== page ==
About a third of the people who are getting the most benefit from Obamacare are between 18 and 34. That’s a good thing from the point of insurers; it’s the demographic least likely to need major healthcare so payments from that group support insurance for demographics more likely to need care.
But it’s also an interesting number, in light of the changes to insurance laws that let younger people stay on their parents’ insurance for longer. That 18-to-35 demographic tends to be uninsured or underinsured, as well as unemployed or underemployed (which might be a direct cause of that not-having-health-insurance thing).
That number clearly indicates that the systems we expected to provide health insurance to people just joining the work force were clearly not working. There aren’t hard and fast numbers on underemployment, but the guesstimates out there imply similar problems with employment in general. The reality that we’re dealing with is that nature of how we structure work is changing.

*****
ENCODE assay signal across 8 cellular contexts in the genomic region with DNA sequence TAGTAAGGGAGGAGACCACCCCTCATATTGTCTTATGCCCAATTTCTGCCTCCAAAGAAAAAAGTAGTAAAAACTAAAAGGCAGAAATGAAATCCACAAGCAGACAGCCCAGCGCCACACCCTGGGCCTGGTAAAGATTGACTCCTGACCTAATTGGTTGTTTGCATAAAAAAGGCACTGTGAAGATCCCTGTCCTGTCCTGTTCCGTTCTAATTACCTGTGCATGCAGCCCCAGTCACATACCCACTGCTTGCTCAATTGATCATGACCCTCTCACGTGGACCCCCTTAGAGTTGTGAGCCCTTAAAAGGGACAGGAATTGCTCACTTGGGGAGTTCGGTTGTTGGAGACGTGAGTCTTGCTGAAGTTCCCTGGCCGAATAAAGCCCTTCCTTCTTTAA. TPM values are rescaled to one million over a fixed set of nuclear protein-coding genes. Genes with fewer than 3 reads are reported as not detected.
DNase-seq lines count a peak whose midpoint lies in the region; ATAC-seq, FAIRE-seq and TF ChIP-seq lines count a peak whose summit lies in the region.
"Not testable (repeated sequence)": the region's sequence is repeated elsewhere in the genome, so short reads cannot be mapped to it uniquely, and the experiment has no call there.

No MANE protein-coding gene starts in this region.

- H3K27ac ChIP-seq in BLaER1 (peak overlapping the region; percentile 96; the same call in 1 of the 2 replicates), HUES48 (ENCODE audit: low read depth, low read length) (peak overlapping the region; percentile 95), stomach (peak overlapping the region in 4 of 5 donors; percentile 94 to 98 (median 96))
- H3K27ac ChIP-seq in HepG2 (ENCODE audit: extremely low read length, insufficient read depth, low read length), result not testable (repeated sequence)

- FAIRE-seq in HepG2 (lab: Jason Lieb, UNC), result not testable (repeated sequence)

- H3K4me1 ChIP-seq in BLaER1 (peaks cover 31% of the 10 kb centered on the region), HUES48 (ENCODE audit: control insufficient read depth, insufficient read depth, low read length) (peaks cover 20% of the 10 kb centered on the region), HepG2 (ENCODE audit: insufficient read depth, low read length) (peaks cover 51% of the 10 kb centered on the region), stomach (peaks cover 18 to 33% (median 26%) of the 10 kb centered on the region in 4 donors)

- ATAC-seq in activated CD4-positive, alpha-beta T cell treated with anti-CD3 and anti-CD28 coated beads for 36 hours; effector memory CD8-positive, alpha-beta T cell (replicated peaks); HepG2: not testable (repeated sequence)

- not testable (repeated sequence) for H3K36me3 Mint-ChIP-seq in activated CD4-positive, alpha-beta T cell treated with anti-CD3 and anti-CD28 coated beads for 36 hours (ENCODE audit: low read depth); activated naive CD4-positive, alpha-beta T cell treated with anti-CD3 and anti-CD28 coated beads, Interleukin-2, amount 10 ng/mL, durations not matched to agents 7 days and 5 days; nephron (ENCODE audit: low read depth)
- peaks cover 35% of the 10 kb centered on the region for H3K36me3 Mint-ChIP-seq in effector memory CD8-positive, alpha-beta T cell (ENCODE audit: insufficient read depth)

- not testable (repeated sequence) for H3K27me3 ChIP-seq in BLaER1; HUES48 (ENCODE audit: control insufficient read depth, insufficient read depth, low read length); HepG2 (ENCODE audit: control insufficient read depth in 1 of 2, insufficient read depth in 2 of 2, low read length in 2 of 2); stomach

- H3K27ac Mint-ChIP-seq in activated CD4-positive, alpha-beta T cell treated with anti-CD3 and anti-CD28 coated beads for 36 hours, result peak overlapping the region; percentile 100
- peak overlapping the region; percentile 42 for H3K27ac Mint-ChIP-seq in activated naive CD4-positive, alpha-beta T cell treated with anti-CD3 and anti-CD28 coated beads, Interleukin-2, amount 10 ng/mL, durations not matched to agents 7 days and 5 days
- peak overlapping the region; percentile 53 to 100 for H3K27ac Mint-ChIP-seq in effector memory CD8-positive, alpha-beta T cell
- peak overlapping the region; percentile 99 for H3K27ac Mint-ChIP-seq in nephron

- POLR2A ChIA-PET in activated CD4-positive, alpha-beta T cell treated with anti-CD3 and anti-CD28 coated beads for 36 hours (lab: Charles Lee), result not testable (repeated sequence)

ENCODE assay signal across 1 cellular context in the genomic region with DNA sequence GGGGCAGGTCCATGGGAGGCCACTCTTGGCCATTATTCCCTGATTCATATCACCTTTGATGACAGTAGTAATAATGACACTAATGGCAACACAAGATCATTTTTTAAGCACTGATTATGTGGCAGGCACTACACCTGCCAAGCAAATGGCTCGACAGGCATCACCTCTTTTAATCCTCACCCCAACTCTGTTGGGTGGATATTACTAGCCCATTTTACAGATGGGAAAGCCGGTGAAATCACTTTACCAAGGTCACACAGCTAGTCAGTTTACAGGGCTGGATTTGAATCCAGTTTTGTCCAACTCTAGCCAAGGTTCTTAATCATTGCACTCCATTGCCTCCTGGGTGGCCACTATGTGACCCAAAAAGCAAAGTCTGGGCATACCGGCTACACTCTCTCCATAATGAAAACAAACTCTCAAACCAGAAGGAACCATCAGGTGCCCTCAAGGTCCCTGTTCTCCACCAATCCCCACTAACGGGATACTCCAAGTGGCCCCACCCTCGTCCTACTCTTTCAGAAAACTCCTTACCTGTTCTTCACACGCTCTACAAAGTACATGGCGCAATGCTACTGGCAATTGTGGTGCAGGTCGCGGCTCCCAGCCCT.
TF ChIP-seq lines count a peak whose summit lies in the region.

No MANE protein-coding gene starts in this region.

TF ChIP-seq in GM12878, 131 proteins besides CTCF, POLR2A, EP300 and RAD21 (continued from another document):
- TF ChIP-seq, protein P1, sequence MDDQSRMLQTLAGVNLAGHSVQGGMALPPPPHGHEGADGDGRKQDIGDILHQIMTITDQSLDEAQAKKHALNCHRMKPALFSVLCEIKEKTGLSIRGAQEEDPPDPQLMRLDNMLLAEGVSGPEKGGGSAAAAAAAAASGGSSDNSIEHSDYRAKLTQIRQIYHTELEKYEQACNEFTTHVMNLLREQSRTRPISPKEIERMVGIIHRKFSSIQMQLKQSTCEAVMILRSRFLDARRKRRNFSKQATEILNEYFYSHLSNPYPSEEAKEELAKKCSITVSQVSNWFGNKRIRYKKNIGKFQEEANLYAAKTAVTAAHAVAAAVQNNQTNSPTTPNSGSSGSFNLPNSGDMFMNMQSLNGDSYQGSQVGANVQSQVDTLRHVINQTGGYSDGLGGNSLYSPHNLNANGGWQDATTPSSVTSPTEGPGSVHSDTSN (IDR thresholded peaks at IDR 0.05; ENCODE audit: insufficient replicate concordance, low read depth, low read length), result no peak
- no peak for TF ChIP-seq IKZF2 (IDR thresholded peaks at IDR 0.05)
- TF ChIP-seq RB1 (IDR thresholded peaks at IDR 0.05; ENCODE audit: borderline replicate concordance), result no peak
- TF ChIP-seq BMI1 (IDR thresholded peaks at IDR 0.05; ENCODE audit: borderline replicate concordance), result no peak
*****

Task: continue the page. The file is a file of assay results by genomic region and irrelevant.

But the way we view finding work and income hasn’t changed quite as quickly. Our economy needs fewer employees dedicated to handling a single company’s needs. Every industry needs fewer people to handle the available workload than it did a century ago (aside from those industries that didn’t exist a century ago). We’re only going to see more freelancers, small business owners, and entrepreneurs in the future, as the economy rebalances how work is handled.
The faster that we can recognize that tying anything other than cash payments to the company we happen to be working for this week won’t work in the long-term, the faster we can accommodate independent work efficiently.